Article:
Most of us endurance athletes of any kind have heard long ago about the use of chocolate milk as a post-workout recovery beverage. It started with a study that compared chocolate milk to typical sports drinks such as Gatorade and found that chocolate milk was superior for recovery. Ever since, many cyclists have touted it as the “perfect” post-workout beverage, and magazine ads and commercials promoting chocolate milk are everywhere.
So what’s the big deal? First of all, it’s important to understand the concept of a recovery beverage and why and when it is necessary. Here’s the simple version.
When we exercise we burn a mix of fat and carbohydrate. Lower intensity exercise burns mostly fat, and even the leanest athlete has plenty of that stored up. Higher intensity exercise burns mostly carbohydrates, which the body can only store so much of (in the form of glycogen). On average, a person will burn through all of their body’s glycogen stores during two to three hours of exercise. That’s why we endurance athletes have to consume a carbohydrate source of some kind to keep going during activities of that duration or longer. That is also why it is important to consume carbohydrates as soon as possible (ideally within thirty minutes) after strenuous exercise in order to replenish our bodies’ glycogen stores. It is also recommended to consume some protein post workout to aid in muscle recovery. Fail to do so, and your next workout will probably suck.
So why would chocolate milk be superior? First of all, it’s a good source of carbohydrates. It is also a good source of protein, and it specifically contains a good amount of the branch chain amino acids (leucine, isoleucine, and valine), which are particularly important for recovery from exercise. Another benefit of chocolate milk is that it’s a liquid. A lot of athletes suffer from GI distress or suppressed appetite after workouts and have a hard time eating solid foods during that all-important recovery window thirty to sixty minutes after exercise. Liquids are often more easily tolerated by these athletes. And a bonus: it’s super affordable. Sports nutrition supplements can get pricey, but a whole gallon of chocolate milk will set you back only about four bucks.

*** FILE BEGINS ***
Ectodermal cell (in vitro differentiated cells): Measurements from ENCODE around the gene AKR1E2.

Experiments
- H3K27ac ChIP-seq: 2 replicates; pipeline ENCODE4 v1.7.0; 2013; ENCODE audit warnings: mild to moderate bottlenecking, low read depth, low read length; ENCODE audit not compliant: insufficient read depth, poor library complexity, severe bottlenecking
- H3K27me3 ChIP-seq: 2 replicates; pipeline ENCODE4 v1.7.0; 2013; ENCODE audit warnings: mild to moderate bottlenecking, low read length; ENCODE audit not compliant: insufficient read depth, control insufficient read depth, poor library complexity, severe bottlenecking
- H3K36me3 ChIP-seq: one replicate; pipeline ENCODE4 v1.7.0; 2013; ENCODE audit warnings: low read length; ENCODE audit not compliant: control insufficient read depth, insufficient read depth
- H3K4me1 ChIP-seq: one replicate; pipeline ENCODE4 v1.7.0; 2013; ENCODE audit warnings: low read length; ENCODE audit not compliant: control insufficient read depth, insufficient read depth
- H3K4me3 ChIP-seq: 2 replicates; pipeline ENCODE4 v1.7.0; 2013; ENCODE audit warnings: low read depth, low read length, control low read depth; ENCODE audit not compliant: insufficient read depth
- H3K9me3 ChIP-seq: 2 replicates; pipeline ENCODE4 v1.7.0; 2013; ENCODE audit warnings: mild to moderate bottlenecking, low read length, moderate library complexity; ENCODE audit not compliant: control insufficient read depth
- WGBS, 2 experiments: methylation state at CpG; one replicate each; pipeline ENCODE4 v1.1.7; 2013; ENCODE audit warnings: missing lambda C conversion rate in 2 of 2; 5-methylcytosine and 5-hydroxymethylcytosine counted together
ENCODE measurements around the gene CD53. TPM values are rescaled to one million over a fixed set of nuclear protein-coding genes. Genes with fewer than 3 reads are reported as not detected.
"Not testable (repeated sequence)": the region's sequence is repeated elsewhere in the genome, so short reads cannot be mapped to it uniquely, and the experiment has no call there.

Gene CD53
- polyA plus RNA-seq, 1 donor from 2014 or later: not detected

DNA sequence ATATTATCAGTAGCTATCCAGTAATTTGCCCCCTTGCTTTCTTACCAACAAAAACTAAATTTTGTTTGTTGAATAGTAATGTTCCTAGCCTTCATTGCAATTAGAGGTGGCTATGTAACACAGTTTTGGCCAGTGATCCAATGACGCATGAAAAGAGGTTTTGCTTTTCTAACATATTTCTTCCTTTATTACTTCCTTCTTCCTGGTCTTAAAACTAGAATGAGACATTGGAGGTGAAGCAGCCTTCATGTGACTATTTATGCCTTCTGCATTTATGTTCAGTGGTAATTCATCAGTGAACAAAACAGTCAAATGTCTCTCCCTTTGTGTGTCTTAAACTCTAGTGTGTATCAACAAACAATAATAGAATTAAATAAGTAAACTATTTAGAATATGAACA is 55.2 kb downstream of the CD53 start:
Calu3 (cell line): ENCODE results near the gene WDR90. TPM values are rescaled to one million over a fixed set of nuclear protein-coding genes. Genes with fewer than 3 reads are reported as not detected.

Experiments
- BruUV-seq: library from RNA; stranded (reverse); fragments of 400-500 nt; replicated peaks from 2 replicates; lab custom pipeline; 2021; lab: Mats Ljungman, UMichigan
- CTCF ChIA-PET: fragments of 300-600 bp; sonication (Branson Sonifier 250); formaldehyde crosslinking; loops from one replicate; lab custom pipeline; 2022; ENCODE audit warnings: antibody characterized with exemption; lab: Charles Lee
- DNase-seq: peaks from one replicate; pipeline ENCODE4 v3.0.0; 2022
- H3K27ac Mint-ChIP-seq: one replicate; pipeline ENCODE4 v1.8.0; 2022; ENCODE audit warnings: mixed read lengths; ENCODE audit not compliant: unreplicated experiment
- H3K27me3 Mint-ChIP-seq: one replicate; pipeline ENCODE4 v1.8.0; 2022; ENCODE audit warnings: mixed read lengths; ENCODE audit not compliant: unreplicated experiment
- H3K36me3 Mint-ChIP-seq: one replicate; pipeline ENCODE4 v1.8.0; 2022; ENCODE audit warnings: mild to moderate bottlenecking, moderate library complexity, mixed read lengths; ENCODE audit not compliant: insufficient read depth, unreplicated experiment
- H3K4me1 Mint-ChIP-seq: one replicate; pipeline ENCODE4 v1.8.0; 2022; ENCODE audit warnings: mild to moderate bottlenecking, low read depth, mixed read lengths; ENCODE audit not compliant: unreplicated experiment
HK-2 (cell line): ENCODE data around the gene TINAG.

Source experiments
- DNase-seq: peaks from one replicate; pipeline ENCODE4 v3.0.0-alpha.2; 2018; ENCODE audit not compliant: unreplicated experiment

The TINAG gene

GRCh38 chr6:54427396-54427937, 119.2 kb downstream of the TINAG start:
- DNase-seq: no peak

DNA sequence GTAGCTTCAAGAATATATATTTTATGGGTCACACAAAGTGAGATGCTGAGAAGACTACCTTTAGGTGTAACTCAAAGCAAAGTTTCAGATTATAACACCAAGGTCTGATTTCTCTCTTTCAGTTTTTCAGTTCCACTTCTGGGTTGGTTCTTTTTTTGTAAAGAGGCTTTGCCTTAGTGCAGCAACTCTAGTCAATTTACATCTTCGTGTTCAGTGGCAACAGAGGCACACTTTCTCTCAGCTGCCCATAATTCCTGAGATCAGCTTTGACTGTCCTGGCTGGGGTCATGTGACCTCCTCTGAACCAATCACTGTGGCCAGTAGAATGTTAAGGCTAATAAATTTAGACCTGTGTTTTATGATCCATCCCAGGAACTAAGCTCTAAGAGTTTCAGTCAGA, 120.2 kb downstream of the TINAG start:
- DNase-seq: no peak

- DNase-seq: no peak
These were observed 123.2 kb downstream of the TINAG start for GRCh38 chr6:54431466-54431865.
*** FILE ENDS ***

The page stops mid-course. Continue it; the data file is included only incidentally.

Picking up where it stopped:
That being said, not everyone needs to be concerned about a post-workout recovery beverage (or meal). If your workout is one hour or less and at a moderate intensity, you don’t need to worry much about post workout recovery nutrition. Your next meal or snack, as long as it’s well balanced, should provide adequate carbohydrate and protein for your body to recover. Be particularly careful if your workout is less than one hour and your goal is weight loss, as an 8-ounce serving of low-fat chocolate milk still packs in 200 calories. This is why it annoys me to see personal trainers at the gym pushing hefty protein shakes on overweight women who are likely doing less than an hour of exercise; they don’t need it, and it might actually contribute to weight gain, probably in direct opposition to why these women are at the gym!
So what’s my final verdict? Although I don’t personally use it, I think chocolate milk is a quality post workout beverage for those who actually need it. It’s a good source of the nutrients you need, it’s easy to digest, it’s cost effective, and it tastes pretty good (in my opinion). I’m actually not sure why I don’t use it! Maybe I’ll start. However, chocolate milk is by no means the only good post-workout beverage, and I don’t believe that it is necessarily superior to some of the other options out there. If you dislike the flavor, there’s no need to choke it down. There are plenty of other ways to get in the nutrients you need after a workout. If you don’t know what those are, speak to a sports registered dietitian like me!
Before we go, how exactly does chocolate milk stack up?
Here are some good post-exercise nutrition recommendations:
- Carbs: 1-1.5 grams per kg body weight
- Protein: 10-20 grams
- Electrolytes, particularly sodium (1 pound of sweat loss contains about 100 mg potassium and 400-700 mg sodium)
- Fluids: 16-24 fluid ounces for every pound lost
Carbs: 28 grams
Protein: 9 grams
Electrolytes: 154 mg sodium, 422 mg potassium
Fluid: 8 ounces (duh!)
Jen Sommer is a registered dietitian, a certified specialist in sports dietetics, a former NASM certified personal trainer, and a self-appointed mountain girl. As a cyclist, skier, hiker, and runner (among other things), she knows firsthand the importance of proper nutrition and training. She offers nutrition coaching and consulting through Peaks Coaching Group. Find more great tips, recipes, and articles at Jen's blog, Mountain Girl Nutrition and Fitness.